The Neuronal Network Underlying Locomotion in Lamprey - Intrinsic Function and Forebrain Control
Monday, June 1, 1998 - 9:30am - 10:30am
Sten Grillner (Nobel Institute for Neurophysiology)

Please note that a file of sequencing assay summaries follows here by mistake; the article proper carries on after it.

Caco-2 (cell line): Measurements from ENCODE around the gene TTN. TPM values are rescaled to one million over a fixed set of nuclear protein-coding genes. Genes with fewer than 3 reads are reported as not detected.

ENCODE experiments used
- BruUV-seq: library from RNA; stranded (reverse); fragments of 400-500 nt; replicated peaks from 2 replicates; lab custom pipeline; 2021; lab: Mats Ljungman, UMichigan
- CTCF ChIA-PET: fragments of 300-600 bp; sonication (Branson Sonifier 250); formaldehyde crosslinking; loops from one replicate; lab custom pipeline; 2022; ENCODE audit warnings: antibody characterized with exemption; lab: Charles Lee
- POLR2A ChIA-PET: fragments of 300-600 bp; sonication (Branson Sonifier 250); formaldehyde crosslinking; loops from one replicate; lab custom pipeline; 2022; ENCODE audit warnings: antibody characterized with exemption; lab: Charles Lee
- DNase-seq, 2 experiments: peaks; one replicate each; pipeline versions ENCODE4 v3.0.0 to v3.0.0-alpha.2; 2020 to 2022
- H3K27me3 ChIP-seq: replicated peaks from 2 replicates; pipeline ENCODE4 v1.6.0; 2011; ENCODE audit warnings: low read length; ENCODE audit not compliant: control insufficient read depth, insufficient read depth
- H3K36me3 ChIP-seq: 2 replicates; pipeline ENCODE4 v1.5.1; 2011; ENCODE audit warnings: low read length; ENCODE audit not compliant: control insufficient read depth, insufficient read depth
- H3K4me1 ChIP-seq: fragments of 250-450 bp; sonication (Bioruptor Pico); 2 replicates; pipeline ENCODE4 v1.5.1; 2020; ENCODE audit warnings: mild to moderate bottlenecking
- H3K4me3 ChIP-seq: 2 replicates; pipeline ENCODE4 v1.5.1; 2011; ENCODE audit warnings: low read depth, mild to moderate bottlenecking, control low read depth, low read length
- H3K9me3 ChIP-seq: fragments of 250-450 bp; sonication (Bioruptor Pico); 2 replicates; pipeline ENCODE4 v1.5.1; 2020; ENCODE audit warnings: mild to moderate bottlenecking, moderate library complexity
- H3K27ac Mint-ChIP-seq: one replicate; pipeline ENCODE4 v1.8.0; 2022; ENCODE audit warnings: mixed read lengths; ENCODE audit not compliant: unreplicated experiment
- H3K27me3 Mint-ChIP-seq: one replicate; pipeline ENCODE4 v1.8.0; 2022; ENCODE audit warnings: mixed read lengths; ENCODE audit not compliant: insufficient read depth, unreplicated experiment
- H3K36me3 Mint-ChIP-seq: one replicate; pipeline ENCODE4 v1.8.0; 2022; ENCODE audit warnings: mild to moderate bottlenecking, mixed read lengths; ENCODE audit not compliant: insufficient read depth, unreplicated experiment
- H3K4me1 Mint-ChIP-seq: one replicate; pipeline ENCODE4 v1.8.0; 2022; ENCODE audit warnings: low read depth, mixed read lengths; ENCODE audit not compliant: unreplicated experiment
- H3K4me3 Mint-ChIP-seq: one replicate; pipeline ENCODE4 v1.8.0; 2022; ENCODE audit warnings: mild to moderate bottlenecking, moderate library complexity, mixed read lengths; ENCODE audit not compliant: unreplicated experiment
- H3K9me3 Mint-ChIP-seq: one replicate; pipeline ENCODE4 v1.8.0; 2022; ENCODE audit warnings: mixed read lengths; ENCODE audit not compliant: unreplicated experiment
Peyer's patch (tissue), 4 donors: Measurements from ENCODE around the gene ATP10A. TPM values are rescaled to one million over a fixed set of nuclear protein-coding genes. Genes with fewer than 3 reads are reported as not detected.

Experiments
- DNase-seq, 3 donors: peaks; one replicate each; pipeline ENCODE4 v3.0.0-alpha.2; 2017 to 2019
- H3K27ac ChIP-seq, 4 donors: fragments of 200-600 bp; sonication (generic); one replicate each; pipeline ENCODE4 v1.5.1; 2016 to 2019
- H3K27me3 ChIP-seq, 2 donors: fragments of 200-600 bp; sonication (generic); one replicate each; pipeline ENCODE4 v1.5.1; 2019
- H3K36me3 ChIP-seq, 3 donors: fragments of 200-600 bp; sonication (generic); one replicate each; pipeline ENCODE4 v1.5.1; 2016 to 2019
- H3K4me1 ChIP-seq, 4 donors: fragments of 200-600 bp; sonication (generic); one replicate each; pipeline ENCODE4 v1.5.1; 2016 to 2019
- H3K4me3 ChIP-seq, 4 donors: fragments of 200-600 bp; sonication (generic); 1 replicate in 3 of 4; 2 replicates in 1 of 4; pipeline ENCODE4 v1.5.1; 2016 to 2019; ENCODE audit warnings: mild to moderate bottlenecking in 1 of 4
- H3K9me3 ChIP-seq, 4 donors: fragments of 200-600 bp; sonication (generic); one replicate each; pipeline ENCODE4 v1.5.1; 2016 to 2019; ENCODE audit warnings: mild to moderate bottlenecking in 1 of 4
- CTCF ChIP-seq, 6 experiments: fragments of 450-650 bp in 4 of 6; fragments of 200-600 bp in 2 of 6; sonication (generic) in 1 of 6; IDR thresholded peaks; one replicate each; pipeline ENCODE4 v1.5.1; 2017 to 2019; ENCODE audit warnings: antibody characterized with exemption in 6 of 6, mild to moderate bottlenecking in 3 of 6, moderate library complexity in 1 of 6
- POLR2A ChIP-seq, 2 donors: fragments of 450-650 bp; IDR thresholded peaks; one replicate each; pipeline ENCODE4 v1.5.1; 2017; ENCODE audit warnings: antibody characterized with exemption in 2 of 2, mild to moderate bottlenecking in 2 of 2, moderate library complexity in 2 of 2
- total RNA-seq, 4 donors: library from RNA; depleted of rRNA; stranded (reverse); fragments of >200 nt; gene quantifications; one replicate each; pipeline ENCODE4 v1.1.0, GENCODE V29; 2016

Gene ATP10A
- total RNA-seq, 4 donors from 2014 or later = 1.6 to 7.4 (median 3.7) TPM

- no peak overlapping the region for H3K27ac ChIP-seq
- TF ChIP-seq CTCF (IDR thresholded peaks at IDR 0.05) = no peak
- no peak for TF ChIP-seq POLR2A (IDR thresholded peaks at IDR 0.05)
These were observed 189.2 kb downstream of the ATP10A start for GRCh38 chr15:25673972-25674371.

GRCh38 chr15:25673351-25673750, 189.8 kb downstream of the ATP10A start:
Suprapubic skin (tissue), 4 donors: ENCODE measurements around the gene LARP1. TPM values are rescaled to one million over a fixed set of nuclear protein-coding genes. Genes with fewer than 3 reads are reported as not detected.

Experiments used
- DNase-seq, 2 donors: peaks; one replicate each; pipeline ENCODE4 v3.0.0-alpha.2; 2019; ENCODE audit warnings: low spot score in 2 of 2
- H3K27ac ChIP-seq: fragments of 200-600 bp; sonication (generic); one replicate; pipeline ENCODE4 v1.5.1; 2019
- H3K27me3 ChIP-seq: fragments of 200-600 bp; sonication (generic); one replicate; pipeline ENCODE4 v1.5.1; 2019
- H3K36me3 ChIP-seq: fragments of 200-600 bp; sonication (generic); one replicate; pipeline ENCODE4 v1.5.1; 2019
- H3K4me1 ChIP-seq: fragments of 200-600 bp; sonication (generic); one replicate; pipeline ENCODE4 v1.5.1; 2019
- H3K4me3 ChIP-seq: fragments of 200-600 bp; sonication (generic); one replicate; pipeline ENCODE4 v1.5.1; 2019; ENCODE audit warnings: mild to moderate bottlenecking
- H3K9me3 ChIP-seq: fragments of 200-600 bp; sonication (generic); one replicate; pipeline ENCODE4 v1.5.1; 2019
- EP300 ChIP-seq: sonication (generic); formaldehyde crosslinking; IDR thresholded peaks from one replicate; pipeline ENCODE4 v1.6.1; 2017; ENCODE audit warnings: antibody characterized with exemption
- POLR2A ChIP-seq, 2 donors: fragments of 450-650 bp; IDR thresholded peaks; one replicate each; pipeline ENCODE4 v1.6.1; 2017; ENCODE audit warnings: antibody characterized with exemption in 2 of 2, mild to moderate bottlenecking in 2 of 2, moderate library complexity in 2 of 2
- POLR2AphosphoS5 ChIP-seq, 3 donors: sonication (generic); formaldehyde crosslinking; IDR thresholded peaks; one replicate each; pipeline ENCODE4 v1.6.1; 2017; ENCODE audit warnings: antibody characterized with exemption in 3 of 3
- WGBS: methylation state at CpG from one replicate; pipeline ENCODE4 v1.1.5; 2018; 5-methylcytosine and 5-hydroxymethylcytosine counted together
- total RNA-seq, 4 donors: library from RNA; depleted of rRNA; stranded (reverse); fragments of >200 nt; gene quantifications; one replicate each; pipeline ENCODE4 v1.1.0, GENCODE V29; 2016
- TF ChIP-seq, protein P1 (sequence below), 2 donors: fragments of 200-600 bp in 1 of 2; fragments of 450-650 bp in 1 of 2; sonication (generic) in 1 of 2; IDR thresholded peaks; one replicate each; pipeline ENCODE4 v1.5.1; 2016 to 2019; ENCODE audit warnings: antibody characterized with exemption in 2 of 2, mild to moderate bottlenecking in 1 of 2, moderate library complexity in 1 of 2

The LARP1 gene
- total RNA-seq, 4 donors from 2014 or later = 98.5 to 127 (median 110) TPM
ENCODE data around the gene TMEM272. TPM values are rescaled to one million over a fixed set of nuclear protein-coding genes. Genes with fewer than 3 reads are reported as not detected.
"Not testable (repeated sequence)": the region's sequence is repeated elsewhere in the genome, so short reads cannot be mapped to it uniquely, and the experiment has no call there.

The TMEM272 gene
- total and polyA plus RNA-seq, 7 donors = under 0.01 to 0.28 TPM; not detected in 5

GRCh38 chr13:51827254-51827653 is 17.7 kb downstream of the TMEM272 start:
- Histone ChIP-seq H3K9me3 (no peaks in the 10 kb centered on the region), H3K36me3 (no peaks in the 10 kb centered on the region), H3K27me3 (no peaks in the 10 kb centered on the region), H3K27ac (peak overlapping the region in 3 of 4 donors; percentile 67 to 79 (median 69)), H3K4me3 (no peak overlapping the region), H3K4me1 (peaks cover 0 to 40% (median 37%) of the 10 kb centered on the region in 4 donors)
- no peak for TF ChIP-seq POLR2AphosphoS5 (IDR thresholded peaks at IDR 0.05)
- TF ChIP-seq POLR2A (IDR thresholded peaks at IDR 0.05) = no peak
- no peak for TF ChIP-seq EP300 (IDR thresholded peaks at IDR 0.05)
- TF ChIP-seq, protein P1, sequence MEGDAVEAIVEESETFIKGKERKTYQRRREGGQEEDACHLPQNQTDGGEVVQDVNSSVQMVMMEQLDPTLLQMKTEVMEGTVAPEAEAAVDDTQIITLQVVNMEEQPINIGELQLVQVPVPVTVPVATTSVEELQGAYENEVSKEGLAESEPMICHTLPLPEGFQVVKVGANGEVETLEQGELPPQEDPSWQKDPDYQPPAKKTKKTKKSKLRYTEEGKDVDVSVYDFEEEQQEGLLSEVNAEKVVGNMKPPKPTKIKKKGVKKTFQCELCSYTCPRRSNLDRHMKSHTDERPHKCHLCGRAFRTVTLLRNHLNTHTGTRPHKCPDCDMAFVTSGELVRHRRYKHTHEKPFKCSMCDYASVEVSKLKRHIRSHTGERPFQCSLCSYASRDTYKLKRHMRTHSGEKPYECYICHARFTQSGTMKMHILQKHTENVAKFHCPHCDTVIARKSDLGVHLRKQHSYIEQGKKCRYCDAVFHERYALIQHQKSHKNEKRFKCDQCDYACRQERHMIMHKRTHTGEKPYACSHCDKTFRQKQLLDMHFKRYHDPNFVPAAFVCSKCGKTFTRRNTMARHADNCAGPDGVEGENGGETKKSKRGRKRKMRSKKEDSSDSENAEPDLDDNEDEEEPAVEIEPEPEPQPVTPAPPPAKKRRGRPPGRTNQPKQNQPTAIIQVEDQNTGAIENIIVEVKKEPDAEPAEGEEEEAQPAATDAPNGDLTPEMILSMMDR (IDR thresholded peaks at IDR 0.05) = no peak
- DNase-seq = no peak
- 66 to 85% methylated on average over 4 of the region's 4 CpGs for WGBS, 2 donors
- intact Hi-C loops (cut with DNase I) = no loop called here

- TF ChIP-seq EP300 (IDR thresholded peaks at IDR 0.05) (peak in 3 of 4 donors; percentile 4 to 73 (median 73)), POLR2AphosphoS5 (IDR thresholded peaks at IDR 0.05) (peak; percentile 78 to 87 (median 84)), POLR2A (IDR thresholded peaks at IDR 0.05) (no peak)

The lamprey is a primitive vertebrate with a nervous system that has the same basic plans as that of more advanced vertebrates. This nervous system can be maintained in vitro (isolated) for several days, and under these conditions the network underlying the locomotor behavior can be activated. This has permitted a detailed analysis of the network that generates the motor pattern and the structures that control the initiation and maintenance of the locomotor activity, as well as the sensory feedback control. The pattern generating part of the network is comprised of excitatory glutamatergic neurons and inhibitory glycinergic neurons. The network on the left and right sides of a segment are coupled with reciprocal inhibition. The membrane properties providing spike frequency adaptation and also post burst hyperpolarisation are important components in the control system. The knowledge has been developed through an interaction between experiments and detailed biophysical modelling. Recently the forebrain control system for goal-directed locomotor activity has been investigated, as well as the control of turning and maintenance of body orientation during movement.